Central Problems of the Case
The major problems facing Eastman Kodak Co. can be traced back to the early 1970s. They emanate from the rapid changes in the market and industry conditions (Jones 464).
Other issues are associated with the company’s management and organizational structures. Failure of Eastman Kodak Co. to respond to changes in the global market resulted from complacency brought about by its supremacy in the industry (Jones 464). The success the company enjoyed in its core market segments made the management neglect developing trends and rising competitors.
Even after acknowledging the increasing competition and need for layoffs, as well as further organizational restructuring, Kodak’s top management did not make any move (Jones 465). As a result, the introduction of electronic digital photography dealt a major blow to the entity, a problem from which it may never recover.
In addition to the management’s resistance to change, the operational strategies adopted between 1980 and 1990 were very ineffective. For instance, Chandler’s decision to engage in acquisition of other companies was misinformed (Jones 466). The company acquired organizations operating in market sectors in which it lacked adequate competency.
The intense competition and pursuit of non-profitable acquisitions by Kodak reveals lack of a viable business model (Jones 467). The company grew by buying out organizations that were perceived to be capable of boosting its capabilities in the rapidly changing market. However, lack of a clear market vision led to a decline in the popularity and profitability of Eastman Kodak Co.
Experts argue that Kodak should have put in place cost cutting measures from as early as 1990. The organizational structure led to wastage, inefficiencies, and ineffectiveness. For instance, transfer of resources between product groups resulted in numerous conflicts, leading to poor relations among employees. The development which jeopardized the achievement of corporate goals (Jones 468)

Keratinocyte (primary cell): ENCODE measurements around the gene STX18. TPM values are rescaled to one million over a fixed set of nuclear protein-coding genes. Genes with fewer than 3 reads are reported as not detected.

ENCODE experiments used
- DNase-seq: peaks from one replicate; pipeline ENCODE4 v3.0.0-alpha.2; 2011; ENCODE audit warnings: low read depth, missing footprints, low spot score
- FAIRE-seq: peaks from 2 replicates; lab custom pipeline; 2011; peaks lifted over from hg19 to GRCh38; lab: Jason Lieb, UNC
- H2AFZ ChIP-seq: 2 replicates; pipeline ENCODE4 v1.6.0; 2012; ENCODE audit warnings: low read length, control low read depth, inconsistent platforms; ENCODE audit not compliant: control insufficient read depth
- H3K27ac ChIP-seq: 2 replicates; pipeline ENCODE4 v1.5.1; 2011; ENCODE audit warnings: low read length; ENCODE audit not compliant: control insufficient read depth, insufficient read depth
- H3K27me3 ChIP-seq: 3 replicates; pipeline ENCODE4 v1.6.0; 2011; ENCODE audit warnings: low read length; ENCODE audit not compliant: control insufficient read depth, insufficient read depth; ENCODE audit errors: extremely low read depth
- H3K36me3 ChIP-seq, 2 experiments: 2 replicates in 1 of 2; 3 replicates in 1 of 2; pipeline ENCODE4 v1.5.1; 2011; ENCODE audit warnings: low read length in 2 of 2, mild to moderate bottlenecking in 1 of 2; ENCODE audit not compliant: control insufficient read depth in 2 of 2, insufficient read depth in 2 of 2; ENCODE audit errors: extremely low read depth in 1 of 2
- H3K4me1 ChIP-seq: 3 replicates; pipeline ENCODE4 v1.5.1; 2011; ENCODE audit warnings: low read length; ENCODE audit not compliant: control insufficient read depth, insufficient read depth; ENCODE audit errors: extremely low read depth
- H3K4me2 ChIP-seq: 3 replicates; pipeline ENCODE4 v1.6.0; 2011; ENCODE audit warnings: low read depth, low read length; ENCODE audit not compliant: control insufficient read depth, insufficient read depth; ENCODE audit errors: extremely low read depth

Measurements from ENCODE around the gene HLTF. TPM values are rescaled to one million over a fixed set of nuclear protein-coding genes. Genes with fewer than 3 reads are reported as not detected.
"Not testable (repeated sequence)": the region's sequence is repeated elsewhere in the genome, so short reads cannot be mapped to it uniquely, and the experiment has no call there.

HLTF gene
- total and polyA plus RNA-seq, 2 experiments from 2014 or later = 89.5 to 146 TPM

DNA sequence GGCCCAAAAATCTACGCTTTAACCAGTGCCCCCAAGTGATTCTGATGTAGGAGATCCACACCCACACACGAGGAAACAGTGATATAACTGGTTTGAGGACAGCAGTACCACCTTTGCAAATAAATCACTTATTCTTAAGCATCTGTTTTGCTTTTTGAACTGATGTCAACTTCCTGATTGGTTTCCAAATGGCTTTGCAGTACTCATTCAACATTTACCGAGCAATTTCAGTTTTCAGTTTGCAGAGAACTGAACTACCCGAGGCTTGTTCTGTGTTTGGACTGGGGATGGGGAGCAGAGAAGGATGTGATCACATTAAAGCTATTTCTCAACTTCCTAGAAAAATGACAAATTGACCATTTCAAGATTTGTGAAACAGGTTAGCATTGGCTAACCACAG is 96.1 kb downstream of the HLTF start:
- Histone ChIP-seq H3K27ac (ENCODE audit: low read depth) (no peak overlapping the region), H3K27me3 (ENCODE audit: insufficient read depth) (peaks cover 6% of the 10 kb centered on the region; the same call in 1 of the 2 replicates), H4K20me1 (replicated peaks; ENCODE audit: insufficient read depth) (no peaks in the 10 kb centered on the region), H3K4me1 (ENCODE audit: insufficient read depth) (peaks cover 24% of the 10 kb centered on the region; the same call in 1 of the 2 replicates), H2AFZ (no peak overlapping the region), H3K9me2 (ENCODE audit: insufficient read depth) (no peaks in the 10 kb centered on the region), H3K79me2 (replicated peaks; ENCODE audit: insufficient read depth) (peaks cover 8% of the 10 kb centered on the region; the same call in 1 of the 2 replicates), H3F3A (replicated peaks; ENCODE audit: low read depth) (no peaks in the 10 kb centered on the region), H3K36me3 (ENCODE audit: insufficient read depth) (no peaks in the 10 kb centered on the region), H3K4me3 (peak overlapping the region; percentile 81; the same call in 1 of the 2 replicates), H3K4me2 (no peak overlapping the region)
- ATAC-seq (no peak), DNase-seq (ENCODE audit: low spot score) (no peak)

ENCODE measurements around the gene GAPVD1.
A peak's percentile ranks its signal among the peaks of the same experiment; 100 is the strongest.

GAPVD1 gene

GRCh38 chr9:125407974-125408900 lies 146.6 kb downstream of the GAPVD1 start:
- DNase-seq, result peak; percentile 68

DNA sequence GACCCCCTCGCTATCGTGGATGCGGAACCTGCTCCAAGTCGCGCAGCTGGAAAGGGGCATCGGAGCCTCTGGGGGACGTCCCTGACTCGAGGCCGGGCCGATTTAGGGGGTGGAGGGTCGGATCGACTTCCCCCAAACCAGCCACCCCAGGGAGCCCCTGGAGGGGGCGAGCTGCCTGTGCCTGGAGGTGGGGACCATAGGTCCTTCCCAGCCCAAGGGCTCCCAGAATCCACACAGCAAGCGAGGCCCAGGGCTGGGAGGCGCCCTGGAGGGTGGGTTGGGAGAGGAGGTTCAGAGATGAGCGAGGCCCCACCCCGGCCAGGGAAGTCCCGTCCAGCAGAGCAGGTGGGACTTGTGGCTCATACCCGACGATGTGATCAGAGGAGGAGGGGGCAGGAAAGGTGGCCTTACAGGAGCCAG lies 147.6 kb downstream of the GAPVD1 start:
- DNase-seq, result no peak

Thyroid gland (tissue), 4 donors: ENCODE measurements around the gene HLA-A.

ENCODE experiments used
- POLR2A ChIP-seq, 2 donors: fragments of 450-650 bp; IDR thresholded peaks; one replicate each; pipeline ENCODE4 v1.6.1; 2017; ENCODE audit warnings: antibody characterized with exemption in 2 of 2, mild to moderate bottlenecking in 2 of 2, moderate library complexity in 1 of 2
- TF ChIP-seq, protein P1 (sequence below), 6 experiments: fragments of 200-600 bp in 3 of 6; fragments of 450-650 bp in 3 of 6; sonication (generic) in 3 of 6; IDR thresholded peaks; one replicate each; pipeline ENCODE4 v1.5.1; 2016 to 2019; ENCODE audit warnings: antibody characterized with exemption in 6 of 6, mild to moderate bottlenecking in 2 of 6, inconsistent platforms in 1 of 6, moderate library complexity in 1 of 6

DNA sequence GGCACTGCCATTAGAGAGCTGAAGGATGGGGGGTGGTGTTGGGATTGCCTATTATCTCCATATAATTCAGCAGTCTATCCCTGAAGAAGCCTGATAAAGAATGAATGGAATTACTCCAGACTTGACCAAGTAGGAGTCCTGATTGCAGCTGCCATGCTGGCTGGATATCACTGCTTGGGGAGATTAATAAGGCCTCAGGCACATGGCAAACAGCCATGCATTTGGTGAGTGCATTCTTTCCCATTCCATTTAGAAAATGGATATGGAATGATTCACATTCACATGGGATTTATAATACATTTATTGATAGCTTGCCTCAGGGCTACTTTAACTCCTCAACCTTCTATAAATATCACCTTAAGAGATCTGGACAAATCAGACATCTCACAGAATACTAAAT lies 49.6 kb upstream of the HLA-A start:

The chances of Eastman Kodak’s survival in the consumer and business imaging markets are very slim. It is apparent that the decision to diversify into other market segments without a viable business model had far reaching impacts on the future of the entity. Currently, the company is lagging behind in relation to the development and adoption of technological innovations.
In addition, it is serving a relatively small market segment. It is also bogged down by huge debts, especially in pension settlements for its former employees (Jones 472). Most of the company’s business sectors are facing small (but every efficient) competitors. The emerging players are posing a threat to the future of the firm.
The current CEO, Antonio Perez, has initiated strategies aimed at making the company a leader in the business and consumer imaging business. The models seem to be the right approach to the problems facing the entity. However, the speed at which the firm is developing new products, together with their relevance to consumers, does not match the industry needs (Jones 470). Consequently, Perez should primarily focus on altering Eastman Kodak’s organizational structure.
The first step to take in achieving this entails increasing the autonomy of the core business units. Each of the units should focus on its market segment without hindrances from the organization’s bureaucratic establishment. In addition, each of them should have the capability and freedom of innovating and developing new products at a fast pace. As a result, their utilization of resources will be optimized.
The future of Eastman Kodak Co. remains bleak. It is likely that the company may end up being acquired by one of its major competitors. In light of this, the owners should consider selling off the entity in case of persisting poor performance. Such a move will increase the value of the business.
Jones, Gareth. “The Rise and Fall of Eastman Kodak: How Long Will it Survice Beyond 2011?.” Organizational Theory, Design, and Change. 7th ed. 2013. Ed. Gareth Jones. Upper Saddle River, New Jersey: Prentice Hall. 463-474. Print.